Cantaloupe Kefir Smoothie

Cantaloupe Kefir Smoothie

Alas, my first smoothie featuring the delightful cantaloupe is here :)

I picked up a nice ripe cantaloupe from my co-op yesterday specifically to make this smoothie recipe, which was gifted to me by a faithful reader. Thanks, Mari!

For whatever reason I haven’t been consuming much melon lately, but that’s going to change. The cantaloupe and this smoothie were ridiculously delicious.

Cantaloupe is rich in vitamins A and C and is a good source of potassium and beta-carotene. This nutrient profile offers powerful antioxidant and anti-inflammatory support to your body.

Kefir is a fermented beverage teaming with probiotics and friendly flora that support proper digestion and gut flora, which are vital to good health.

This smoothie isn’t as thick or creamy as most of my recipes, more like a lassi or “fruity milk”, which is light and refreshing and perfect on a hot summer day. However, if you’d like to thicken simply add ice cubes until your desired consistency is reached.

Feel free to substitute milk if you don’t have kefir. Enjoy!

Cantaloupe Kefir Smoothie Recipe

The Ingredients

  • 1 cup kefir
  • 1 1/2 cups diced ripe cantaloupe
  • 1/2 cup yogurt
  • 1/2 fresh or frozen banana
  • 1 tablespoon coconut oil
  • A pinch of high quality sea salt

The Add-ons

  • 3-6 ice cubes
  • 1 tablespoon raw honey
  • 1 serving vanilla or plain protein powder
  • 1/2 teaspoon vanilla powder or extract

Show Time

Place all the ingredients into your high-speed blender and blend for around 30-45 seconds or until nice and smooth. Note, if you don’t have a very powerful blender you might want to blend everything except the coconut oil first, then drizzle it on and blend for another 5-10 seconds to avoid clumping.

Nutrition Information

  • Calories: 406
  • Fat: 22g
  • Protein: 12g
  • Carbohydrates: 46g
  • Fiber: 4g
  • Sugar: 31g
  • Vitamin A: 34% RDA
  • Vitamin C: 155% RDA
  • Calcium: 37% RDA
  • Potassium: 29% RDA

This is also my first recipe featuring nutritional data, which I’d love feedback on.

If you try this nutritious and delicious cantaloupe kefir smoothie please leave a comment below. Happy Blending!

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4 Responses to Cantaloupe Kefir Smoothie

  1. Mari #

    Very glad you liked it, Ryan! The same recipe tastes good with honeydew too; most melons except watermelon, bitter melon and horned melon will work as long as they are RIPE! The addition of nutritional info is a very good thing and I think a lot of people will find it helpful. My wussy blender needs to have the coconut oil drizzled in through the aperture in the lid *while it’s running* to avoid getting chunks.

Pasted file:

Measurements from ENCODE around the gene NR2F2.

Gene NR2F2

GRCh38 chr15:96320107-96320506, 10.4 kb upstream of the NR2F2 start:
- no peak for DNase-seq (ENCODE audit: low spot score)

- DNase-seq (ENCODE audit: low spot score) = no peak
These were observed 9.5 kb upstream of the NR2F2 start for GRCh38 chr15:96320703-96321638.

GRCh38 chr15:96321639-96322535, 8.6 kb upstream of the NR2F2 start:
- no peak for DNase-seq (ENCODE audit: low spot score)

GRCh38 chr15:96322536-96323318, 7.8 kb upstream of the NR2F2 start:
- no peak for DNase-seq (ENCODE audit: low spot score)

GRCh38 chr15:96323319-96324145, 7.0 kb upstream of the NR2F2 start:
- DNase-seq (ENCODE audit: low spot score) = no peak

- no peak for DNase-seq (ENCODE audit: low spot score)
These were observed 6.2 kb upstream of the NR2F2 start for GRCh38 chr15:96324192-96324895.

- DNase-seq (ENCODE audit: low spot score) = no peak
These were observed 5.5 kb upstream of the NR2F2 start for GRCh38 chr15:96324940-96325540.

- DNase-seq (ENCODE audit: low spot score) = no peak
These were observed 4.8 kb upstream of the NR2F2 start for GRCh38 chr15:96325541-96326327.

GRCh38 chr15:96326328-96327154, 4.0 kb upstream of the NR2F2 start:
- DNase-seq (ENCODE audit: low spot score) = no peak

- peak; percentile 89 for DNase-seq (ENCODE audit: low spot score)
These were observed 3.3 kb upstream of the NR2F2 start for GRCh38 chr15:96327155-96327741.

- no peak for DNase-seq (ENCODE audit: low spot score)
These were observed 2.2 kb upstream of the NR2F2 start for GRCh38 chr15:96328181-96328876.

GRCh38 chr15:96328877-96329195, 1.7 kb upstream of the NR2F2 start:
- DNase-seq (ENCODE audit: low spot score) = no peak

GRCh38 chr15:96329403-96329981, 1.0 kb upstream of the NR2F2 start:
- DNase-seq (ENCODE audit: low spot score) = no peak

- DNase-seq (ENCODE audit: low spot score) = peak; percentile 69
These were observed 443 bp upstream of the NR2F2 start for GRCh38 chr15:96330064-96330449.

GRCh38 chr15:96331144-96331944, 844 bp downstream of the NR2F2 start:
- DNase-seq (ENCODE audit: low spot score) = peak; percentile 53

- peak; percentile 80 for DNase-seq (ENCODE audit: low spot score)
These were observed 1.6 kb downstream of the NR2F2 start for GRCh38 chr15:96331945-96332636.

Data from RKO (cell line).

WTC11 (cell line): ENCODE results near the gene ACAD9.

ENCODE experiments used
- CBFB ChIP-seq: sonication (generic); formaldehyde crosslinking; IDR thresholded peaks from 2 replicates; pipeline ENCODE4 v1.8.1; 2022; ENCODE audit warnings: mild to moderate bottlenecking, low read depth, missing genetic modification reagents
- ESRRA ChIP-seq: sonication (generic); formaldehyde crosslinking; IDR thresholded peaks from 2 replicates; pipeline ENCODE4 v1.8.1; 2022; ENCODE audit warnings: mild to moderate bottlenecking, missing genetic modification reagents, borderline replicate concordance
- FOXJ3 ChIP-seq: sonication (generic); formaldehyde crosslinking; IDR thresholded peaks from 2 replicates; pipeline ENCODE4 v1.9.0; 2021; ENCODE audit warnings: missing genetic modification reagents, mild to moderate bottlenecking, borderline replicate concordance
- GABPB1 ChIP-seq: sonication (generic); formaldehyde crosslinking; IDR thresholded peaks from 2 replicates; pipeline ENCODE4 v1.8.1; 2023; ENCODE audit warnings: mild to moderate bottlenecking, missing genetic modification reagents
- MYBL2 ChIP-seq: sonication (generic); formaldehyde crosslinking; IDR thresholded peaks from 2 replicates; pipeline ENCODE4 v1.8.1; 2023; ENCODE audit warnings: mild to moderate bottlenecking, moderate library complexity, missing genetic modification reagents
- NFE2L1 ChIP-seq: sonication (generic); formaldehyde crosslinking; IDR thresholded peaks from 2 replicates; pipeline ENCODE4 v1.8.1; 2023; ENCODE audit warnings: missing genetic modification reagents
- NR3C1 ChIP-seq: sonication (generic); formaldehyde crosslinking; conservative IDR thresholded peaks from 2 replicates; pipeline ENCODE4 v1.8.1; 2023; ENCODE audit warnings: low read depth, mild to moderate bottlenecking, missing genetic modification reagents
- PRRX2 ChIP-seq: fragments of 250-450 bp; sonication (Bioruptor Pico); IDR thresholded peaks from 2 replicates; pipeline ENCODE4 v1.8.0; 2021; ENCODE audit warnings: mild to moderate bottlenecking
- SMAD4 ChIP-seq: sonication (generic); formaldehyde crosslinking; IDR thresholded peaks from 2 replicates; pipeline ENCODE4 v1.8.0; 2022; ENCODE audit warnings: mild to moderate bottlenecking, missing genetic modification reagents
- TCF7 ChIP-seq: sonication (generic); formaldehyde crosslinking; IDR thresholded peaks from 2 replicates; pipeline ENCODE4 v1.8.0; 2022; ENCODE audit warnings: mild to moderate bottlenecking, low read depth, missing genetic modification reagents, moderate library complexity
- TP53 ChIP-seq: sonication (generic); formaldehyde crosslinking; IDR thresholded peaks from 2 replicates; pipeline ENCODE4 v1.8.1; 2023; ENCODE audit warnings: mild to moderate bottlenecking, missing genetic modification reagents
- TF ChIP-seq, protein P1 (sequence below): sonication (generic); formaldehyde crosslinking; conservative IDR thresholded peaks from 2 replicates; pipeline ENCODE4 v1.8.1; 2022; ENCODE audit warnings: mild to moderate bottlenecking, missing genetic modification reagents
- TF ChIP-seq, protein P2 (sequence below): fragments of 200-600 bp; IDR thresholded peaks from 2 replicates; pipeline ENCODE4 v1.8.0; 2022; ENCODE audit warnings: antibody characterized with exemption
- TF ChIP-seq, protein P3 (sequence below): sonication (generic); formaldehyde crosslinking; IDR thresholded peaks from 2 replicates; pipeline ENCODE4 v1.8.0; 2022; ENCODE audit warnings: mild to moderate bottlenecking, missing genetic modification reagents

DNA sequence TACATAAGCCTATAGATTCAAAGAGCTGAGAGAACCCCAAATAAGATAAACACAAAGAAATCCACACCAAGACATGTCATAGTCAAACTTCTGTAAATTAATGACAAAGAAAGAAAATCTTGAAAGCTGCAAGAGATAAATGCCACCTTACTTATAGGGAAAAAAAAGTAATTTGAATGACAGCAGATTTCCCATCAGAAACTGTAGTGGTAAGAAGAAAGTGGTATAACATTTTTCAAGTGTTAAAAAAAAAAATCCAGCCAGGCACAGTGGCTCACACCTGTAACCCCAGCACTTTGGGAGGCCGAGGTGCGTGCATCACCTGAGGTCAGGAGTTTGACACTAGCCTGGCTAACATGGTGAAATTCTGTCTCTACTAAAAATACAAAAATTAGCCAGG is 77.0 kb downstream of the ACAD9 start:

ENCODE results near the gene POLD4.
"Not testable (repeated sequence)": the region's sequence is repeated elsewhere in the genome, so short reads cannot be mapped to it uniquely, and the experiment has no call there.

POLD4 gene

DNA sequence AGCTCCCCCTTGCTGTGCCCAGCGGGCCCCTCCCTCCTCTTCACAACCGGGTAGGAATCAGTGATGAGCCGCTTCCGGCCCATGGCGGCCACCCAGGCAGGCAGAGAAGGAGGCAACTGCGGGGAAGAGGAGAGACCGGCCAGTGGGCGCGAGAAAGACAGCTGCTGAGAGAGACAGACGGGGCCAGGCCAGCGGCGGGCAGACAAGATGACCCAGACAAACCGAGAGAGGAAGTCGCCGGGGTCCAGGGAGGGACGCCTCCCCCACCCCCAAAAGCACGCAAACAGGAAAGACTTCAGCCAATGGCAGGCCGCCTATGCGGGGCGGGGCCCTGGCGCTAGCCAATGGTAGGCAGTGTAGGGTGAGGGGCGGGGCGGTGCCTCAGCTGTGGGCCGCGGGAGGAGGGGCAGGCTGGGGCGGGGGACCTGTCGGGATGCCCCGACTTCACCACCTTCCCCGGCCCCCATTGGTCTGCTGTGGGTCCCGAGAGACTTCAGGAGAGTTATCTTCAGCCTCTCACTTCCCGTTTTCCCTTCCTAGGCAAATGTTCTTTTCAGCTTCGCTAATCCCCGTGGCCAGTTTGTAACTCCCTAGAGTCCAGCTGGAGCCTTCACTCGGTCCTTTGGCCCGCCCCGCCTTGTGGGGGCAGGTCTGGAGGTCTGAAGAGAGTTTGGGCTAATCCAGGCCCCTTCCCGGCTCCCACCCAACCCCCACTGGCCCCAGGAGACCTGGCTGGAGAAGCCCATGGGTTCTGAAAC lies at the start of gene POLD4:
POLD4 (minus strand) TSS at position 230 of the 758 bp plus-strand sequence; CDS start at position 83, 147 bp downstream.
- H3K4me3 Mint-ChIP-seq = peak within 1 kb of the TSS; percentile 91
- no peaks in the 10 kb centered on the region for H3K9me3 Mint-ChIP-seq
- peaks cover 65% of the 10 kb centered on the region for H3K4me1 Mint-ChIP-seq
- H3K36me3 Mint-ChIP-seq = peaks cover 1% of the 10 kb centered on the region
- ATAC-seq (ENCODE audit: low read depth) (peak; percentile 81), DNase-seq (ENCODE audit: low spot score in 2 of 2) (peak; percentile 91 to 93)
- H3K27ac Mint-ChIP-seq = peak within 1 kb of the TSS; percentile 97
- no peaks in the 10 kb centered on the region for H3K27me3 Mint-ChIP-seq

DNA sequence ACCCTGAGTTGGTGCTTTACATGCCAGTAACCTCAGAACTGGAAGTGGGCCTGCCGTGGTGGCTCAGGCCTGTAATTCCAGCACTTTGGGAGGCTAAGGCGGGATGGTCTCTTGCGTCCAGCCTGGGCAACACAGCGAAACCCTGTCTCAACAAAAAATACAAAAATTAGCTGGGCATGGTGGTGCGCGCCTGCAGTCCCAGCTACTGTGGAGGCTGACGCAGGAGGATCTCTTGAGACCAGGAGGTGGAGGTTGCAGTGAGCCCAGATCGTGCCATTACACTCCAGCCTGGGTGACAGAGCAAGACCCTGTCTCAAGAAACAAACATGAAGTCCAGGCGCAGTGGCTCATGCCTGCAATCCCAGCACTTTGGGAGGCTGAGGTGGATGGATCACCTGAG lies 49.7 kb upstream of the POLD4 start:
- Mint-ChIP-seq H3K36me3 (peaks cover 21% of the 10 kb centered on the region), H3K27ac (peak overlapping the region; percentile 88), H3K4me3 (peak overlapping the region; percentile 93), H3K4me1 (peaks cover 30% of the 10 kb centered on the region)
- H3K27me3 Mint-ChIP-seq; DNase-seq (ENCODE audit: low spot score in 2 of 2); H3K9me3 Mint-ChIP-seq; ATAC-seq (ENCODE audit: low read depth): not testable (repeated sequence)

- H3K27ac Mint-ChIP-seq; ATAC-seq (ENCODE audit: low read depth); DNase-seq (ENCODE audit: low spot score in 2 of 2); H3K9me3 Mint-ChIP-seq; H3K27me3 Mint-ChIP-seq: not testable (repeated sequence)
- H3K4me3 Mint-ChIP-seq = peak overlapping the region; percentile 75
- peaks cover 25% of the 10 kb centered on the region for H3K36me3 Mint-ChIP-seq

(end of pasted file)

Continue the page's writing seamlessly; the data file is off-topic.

I’ll include a little bit of additional commentary from my original note – “Of course you can use less honey, or none at all, or use stevia, but I have this incredible local raw honey that is really flavorful, not just “sweet” (IMO the mark of a poor quality honey), and it really punched up the floral notes of the cantaloupe. Speaking of floral, a splash of orange-flower water (generally available from Middle Eastern, Indian, and some Southeast Asian markets, and sometimes in the “ethnic” area of supermarkets) instead of the vanilla would be divine.” And it most certainly was! I only used 1 tsp since I just wanted a faint hmm-what-IS-that-hint-of-something? but of course, add to taste. By the way, flower waters – hydrosols – have many health benefits of their own, and are wonderfully compatible with many smoothie-able fruits and greens. (Raspberries and rosewater is a heavenly combination.) Of course, make sure your hydrosol/flower water is food-grade as not all of them are, and *DO NOT* DIY rosewater with commercial roses!

    • Ryan Carmody #

      Hi Mari,

      Ripe melon is indeed the key! Thanks for the additional information. I’ve never consumed a food-grade hydrosol or flower water, going to have to keep my eyes peeled for one. Local raw honey is divine :)


  2. Diana #

    Hi Ryan,

    Really appreciate your site, and great information.
    I’ve been making kefir for approximately 2 years now, and make of variety of smoothies. No specific recipes, however.
    The nutritional information you provide with your recipes is a blessing, for sure.
    I want to clarify something. When you list the calories and nutrients, that info includes just the basic recipe….correct?
    I’m hoping to find a chart/resource for quick reference on those “add on” ingredients since I know there in lies my down fall.

    • Ryan Carmody #

      Hi Diana,

      Thanks for the kind words about my site :)

      Good for you – kefir is wonderfully delicious and super nutritious.

      Correct, the nutritional information is for the base or basic recipe only and does not include add-ons or any ingredients listed with an “optional” next to it.

      Not sure about a chart or quick reference guide. I use to calculate the nutritional info. Actually, if you search Google like so “avocado nutritional information”, all the nutritional info is listed to the right in a pretty nice layout.


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